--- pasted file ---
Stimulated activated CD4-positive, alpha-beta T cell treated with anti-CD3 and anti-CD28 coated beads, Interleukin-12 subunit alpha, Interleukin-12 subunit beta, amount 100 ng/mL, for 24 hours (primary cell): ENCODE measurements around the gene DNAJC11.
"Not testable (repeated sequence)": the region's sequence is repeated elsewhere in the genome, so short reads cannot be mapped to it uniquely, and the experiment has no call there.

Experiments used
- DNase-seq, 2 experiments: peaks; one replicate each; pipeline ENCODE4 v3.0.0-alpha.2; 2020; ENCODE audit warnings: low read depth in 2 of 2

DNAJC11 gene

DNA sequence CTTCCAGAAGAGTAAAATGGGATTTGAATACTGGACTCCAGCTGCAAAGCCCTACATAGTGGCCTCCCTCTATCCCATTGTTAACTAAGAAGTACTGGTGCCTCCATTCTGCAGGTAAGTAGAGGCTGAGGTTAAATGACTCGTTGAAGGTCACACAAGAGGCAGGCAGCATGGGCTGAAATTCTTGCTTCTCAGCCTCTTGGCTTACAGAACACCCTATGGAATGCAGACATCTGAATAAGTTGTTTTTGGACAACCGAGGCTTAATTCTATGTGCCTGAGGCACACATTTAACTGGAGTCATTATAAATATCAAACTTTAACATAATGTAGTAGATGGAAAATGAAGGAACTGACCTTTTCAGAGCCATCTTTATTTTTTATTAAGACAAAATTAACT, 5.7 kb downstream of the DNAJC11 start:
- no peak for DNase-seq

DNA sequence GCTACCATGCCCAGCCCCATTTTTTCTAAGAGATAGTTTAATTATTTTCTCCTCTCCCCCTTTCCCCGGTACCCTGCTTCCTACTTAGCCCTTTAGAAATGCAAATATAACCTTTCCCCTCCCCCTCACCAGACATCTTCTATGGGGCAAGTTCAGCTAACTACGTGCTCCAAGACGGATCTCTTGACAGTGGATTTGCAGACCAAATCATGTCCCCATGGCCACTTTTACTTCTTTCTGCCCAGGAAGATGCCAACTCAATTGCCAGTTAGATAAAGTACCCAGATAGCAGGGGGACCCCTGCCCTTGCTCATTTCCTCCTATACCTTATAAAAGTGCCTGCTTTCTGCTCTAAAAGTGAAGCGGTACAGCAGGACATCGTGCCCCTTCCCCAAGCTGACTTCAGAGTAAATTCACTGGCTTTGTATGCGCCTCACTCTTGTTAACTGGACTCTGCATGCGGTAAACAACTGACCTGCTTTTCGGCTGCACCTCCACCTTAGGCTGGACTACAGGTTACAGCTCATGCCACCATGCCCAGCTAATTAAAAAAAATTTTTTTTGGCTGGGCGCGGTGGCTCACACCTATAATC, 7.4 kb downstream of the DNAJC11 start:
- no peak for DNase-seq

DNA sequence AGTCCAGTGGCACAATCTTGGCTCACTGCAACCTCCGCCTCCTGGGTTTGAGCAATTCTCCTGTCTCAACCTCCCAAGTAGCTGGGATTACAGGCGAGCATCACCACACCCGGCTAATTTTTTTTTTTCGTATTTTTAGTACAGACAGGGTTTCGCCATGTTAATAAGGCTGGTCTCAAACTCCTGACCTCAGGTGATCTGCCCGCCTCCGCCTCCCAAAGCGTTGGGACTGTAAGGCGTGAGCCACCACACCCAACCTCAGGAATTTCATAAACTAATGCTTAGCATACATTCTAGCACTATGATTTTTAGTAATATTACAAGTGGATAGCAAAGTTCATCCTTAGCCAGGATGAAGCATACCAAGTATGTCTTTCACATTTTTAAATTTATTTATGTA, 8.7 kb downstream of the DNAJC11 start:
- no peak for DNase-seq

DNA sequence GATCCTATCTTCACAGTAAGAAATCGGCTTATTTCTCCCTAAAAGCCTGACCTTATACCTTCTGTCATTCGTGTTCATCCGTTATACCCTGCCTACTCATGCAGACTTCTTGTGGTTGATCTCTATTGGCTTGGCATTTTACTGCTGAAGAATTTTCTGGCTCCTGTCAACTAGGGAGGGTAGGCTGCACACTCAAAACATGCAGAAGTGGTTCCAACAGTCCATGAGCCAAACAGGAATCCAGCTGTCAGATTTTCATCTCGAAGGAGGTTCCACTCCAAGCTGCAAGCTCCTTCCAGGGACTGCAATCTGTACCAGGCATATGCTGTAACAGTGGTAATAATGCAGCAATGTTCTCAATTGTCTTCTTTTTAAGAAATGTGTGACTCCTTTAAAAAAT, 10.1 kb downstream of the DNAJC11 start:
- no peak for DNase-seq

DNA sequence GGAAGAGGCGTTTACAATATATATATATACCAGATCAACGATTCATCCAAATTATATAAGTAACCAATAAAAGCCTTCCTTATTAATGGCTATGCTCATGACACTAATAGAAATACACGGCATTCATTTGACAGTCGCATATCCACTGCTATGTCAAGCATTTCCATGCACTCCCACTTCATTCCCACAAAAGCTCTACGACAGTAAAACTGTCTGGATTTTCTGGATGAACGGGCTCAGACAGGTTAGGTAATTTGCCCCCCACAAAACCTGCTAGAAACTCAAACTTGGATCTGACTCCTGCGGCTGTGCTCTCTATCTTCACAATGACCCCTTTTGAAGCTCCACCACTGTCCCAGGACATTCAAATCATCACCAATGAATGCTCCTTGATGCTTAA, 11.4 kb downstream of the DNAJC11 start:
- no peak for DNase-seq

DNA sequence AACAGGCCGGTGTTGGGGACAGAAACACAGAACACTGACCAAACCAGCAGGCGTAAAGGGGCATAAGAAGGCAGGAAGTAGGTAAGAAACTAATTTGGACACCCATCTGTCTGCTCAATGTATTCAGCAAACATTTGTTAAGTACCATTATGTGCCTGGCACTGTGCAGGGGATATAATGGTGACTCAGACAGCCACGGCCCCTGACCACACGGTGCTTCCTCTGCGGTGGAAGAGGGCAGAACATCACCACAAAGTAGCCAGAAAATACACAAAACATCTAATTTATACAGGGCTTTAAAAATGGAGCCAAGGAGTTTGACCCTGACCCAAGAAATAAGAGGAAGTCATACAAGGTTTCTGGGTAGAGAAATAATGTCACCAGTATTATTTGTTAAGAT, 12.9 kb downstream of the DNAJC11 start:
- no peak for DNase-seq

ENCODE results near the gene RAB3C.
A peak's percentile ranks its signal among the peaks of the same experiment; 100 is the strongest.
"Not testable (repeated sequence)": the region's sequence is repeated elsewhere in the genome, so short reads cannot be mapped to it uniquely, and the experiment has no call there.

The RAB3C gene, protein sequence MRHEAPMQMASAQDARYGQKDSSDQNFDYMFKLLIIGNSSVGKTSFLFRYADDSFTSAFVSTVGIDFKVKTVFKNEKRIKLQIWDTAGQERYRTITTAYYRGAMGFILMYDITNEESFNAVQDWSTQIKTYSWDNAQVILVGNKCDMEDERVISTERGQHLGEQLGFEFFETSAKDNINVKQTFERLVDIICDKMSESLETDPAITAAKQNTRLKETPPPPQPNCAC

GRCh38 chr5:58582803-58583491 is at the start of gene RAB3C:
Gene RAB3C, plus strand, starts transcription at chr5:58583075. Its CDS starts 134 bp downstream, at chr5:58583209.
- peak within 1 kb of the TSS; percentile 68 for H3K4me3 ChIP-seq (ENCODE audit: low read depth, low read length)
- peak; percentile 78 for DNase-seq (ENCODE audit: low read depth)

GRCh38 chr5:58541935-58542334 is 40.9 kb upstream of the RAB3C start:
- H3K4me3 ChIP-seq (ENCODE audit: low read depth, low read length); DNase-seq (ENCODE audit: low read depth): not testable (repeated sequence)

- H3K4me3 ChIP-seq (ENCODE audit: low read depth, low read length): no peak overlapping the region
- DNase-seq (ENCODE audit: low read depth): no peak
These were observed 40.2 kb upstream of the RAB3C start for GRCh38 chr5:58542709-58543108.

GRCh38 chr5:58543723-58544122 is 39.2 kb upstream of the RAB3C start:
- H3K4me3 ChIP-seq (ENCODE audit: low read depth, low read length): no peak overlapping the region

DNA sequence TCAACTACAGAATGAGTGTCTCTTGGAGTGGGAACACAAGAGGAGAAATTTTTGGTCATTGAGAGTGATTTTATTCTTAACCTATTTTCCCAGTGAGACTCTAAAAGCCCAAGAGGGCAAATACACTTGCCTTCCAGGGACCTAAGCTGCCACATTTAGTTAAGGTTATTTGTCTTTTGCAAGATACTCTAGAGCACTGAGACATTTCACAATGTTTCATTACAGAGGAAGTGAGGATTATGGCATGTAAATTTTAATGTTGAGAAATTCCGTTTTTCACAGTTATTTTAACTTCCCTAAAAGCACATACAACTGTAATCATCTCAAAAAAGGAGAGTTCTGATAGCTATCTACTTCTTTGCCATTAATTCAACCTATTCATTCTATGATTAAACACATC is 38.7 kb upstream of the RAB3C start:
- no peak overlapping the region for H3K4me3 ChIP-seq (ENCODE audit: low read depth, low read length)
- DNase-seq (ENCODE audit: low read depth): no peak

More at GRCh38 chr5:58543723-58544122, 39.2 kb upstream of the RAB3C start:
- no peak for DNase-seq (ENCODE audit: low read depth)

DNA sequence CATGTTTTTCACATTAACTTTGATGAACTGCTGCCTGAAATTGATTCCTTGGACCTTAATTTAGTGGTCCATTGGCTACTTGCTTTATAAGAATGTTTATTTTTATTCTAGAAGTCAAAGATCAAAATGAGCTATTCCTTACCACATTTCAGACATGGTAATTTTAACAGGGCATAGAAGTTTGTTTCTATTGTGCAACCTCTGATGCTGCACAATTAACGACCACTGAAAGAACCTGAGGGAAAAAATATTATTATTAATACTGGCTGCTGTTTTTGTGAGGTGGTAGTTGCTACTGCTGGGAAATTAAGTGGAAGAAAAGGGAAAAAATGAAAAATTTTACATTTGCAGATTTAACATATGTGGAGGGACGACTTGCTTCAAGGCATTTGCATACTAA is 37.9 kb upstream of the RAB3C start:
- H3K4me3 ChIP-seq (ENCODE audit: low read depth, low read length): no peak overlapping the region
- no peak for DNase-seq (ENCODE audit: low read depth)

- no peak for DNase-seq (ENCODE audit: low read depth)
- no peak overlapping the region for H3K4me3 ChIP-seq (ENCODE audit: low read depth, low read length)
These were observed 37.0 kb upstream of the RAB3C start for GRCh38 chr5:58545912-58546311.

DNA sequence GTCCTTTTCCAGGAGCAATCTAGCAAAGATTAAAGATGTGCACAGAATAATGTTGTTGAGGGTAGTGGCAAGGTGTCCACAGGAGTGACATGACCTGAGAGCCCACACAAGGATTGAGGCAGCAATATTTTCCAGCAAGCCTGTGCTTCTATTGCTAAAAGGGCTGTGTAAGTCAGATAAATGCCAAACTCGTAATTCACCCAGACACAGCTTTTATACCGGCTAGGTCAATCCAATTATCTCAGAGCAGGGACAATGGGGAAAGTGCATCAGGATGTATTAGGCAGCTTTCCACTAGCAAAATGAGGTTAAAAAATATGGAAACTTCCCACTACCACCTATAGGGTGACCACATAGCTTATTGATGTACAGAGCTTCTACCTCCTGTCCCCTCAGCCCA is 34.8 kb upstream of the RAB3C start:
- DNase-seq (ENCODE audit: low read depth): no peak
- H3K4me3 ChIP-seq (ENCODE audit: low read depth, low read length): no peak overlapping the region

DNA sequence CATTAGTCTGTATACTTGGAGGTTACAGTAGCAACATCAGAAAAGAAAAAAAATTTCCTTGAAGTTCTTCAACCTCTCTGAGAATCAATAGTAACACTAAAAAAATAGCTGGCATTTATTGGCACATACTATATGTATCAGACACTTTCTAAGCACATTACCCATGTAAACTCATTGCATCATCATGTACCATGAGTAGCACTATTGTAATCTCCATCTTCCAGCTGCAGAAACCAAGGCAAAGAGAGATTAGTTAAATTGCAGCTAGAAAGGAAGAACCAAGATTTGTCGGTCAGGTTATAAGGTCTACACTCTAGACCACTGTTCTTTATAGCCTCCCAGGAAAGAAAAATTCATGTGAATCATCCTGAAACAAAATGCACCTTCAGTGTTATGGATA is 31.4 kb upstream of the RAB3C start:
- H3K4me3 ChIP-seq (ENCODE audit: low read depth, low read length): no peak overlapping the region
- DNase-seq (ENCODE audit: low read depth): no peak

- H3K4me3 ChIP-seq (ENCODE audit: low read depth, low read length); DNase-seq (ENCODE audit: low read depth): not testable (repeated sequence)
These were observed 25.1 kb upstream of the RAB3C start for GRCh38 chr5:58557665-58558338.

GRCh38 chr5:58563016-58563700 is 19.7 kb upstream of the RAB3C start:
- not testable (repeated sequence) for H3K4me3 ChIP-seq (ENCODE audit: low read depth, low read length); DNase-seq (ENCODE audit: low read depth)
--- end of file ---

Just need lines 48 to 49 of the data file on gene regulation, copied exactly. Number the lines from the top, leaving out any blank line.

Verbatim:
- H3K4me3 ChIP-seq (ENCODE audit: low read depth, low read length): no peak overlapping the region
- DNase-seq (ENCODE audit: low read depth): no peak